As of this afternoon, a new website is up and running at www.businesschangeleader.com that represents all the best of a collection of Business Change Leaders. This new site represents a new firm, Business Change Leadership, that will offer business transformation, change management, leadership development, and additional services for companies that are looking for more from their business and technology teams. To learn more, please visit the site.

Most importantly, to kick-off our new company, we invite you to attend our workshop on Integrating Change and Project Management, scheduled for May 1, 2011 in Orlando, Florida in conjunction with the Association for Change Management Global Conference, as advertised in a previous post. This workshop will be co-hosted by a colleague of mine, Bill Synnot of Synnot & Associates. Bill has amassed a tremendous background of global experience over 30 years in the change management space. You can find the latest information on the workshop at www.businesschangeleader.com as well as the ability to register for the workshop using your Paypal account or credit cards.

We will continue to post blog entries here, but please be sure to visit the new website for updates and to stay in touch.

So, what have YOU transformed?


Looking south from Top of the Rock, New York City
Image via Wikipedia

At a recent networking event, a colleague of mine challenged me with a question that seems very appropriate to share at this time of year. “So tell me, what you have transformed?” Truthfully, it is a great question that makes one stop and think for a minute.

As we head into 2011, the employment headlines, American automobile sales results, and just about every other alert I get is telling me that 2011 is already going to be a better year than 2010. But let’s not leave anything up to chance.

If 2011 is going to be better than 2010, it will be because of what we do to make it that way. For those of us who are engaged in change management endeavors, business transformation activities, or just making things better in the future than they are in the past, ask yourself “What have you transformed?” And might I suggest that you be critical of yourself in the past and aim high in 2011.

IT Governance Rule #2 of 3 – Make sure you are doing things right


In article 2 of a 3 part series on IT Governance, if you have a capability to make sure you are doing the right things (article 1), you need to make sure you are doing them right. With this entry, lets assume you or your organization know what matters most, and your focus is  in determining how to make sure your team delivers.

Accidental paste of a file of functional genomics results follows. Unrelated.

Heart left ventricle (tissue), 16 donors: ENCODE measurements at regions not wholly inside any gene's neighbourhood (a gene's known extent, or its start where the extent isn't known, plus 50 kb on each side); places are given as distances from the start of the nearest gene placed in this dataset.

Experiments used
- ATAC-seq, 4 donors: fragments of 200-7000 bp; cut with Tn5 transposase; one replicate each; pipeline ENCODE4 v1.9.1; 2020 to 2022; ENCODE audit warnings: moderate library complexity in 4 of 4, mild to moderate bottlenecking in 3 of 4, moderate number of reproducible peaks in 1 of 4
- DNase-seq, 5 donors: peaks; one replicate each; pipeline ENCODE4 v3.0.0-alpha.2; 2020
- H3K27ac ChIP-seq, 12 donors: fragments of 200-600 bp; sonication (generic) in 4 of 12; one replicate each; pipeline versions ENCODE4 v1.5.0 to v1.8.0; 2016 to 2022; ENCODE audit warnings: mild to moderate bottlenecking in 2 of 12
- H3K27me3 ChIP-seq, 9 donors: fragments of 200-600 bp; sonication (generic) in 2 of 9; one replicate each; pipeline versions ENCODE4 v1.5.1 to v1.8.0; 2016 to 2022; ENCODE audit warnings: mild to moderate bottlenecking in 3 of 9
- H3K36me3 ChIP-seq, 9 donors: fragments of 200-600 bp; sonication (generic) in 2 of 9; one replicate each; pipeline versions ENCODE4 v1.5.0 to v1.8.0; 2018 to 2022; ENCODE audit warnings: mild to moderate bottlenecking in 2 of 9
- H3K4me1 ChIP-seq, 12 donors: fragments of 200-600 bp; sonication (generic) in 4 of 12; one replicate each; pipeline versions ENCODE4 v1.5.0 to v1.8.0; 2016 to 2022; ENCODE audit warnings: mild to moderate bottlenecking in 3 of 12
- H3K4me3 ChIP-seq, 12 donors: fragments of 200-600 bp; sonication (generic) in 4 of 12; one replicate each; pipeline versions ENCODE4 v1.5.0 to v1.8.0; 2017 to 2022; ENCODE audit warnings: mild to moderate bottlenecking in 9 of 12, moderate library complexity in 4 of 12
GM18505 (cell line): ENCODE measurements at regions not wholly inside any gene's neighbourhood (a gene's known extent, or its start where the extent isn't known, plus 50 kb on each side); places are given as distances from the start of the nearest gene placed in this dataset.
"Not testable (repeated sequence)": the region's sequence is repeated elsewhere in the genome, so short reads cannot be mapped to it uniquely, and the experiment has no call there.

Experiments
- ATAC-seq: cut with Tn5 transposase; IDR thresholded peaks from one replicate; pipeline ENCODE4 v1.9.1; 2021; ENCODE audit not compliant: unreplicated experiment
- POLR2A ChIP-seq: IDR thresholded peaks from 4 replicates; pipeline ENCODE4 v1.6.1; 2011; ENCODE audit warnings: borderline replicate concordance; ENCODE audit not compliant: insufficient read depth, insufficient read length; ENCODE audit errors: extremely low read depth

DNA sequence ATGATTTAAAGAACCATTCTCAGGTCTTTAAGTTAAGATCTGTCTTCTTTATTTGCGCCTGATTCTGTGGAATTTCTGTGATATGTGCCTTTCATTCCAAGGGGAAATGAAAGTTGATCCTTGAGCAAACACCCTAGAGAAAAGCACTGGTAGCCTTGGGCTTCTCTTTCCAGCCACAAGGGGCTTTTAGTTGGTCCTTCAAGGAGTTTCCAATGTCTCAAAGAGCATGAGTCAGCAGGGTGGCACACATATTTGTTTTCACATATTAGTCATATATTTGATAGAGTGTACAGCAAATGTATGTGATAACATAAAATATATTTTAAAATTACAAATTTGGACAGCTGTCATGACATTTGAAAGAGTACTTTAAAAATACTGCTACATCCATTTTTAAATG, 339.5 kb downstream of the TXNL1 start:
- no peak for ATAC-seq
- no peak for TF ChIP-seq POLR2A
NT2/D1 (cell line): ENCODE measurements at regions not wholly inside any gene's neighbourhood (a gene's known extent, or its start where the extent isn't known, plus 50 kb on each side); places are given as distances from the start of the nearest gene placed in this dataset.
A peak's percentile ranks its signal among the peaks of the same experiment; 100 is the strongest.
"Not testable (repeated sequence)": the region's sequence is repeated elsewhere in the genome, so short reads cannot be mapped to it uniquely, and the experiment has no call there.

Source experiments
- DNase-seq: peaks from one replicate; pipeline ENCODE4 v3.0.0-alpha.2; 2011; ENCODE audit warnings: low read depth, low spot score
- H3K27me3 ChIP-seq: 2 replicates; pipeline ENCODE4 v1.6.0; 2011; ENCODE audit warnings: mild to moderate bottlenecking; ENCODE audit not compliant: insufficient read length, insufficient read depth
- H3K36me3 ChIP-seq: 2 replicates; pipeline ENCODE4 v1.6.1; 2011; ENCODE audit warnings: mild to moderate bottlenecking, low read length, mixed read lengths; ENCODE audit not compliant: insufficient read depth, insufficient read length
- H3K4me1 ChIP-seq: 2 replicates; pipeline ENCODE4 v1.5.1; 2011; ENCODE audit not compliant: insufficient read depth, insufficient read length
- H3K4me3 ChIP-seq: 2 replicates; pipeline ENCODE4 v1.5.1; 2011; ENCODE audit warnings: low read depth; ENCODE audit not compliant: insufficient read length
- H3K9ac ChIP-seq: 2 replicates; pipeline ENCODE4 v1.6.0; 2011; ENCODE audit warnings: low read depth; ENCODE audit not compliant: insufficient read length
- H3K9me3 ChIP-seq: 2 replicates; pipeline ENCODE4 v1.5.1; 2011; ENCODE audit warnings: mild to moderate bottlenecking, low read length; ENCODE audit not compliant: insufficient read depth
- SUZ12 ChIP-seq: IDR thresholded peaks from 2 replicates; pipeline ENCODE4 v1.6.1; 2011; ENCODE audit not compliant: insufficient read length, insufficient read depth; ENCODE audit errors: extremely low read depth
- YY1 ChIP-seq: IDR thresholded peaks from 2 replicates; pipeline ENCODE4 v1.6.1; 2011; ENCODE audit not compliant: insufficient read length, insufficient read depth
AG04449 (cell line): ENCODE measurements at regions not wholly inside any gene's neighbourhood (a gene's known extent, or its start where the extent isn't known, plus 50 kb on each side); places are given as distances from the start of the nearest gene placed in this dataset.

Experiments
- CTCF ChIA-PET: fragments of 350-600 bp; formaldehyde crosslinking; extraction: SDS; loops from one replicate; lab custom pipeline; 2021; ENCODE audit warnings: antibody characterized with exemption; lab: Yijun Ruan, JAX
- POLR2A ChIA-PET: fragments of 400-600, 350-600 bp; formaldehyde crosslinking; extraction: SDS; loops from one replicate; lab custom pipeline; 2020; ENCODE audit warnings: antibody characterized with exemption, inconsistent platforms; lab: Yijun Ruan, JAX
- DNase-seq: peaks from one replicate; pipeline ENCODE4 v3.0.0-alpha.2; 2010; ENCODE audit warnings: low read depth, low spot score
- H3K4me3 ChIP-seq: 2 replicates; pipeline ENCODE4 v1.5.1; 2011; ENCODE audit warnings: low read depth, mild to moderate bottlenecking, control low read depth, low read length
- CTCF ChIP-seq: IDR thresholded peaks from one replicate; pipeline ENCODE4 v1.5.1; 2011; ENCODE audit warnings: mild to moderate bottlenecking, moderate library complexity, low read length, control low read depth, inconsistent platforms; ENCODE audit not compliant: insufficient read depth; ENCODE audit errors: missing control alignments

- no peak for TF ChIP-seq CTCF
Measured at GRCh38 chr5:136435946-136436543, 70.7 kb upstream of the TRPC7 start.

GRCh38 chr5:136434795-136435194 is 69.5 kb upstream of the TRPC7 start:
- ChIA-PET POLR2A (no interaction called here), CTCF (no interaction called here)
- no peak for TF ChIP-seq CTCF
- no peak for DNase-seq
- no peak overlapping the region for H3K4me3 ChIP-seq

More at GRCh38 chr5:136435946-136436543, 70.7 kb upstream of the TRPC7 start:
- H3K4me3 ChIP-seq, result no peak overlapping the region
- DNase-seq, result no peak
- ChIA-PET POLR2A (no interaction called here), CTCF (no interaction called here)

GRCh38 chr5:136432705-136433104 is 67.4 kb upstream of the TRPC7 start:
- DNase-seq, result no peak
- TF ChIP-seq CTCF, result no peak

What matters more, an excellent strategy or excellent execution? If you had to pick one, which would you pick? In Making Strategy Work (2005 Wharton School Publishing – Amazon link here) Lawrence Hrebinak argues that execution of strategy is the key, not strategy definition itself. I concur and this means that this second rule is more important than rule #1, and my experience across multiple industries, countries, and economies suggest the same. It is amazing how delivery of solutions or eliminating problems “takes the noise out of the system”. In my consulting days, I was thrust into many troubled situations. In these situations my clients consistently said “if you can’t deliver on what I have already contracted to you, why do you think I would give you anything else?” Makes sense to me!

So, how do you make sure you are doing things right? Some considerations (in no particular order):

  • Project Management
    • How many projects are active? Is it easy to determine the answer? If not, you have an issue.
    • For each project, what are you delivering, when will you be finished, and how much will it cost?
  • People, Process, Technology
    • Do you have the right people in the right roles (as I type this the 2010 NFL Draft is on my TV in the background)?
    • Do you have the right delivery system or processes?
    • Do you have the right technical capabilities, architectures, platforms?
  • Relationships
    • How do the business and IT relate to each other at the enterprise, project and operational levels?
    • What does the business say about IT? What are the 10 adjectives that the business would use to describe IT?
    • What does IT say about the business? What are the 10 adjectives that IT uses to describe the business?
    • What is working well?
    • What would you change if you were King for a day?

To make sure you are doing things right, it doesn’t take a PhD. It’s really more about the basics. And, what is more basic, better said – universal, than a traffic light? Red, yellow or green? English, Spanish, German, French, Chinese, Japanese, or Australian we all understand the basics of red, yellow and green. Use these universal icons to determine if you are doing things right. With this vernacular in place, manage by exception. Be hard on the red items. Watch the yellow items. And, most importantly, determine which green activities are really yellow, and which yellow activities are really red and you will stay 5 steps ahead of your changes.

How Organizational Culture Can Change


How Organizational Culture Can Change – Forbes.com.

I have read and seen a lot of change management, business transformation, and executive leadership materials refer to the GM-Toyota partnership and the Forbes.com article above provides a nice summary.

This case suggests that driving cultural change is all about modifying behavior through the management system, motivation, and leadership. Further, I concur that trying to change how people think, is a dead end. In support of this assertion, I refer you to The Fifth Discipline by Peter Senge for a discussion on mental models.

Culture can change. You can move the needle “one tick at a time”. It is not easy, and the successful ones, are done many times, without anyone even realizing that it is happening.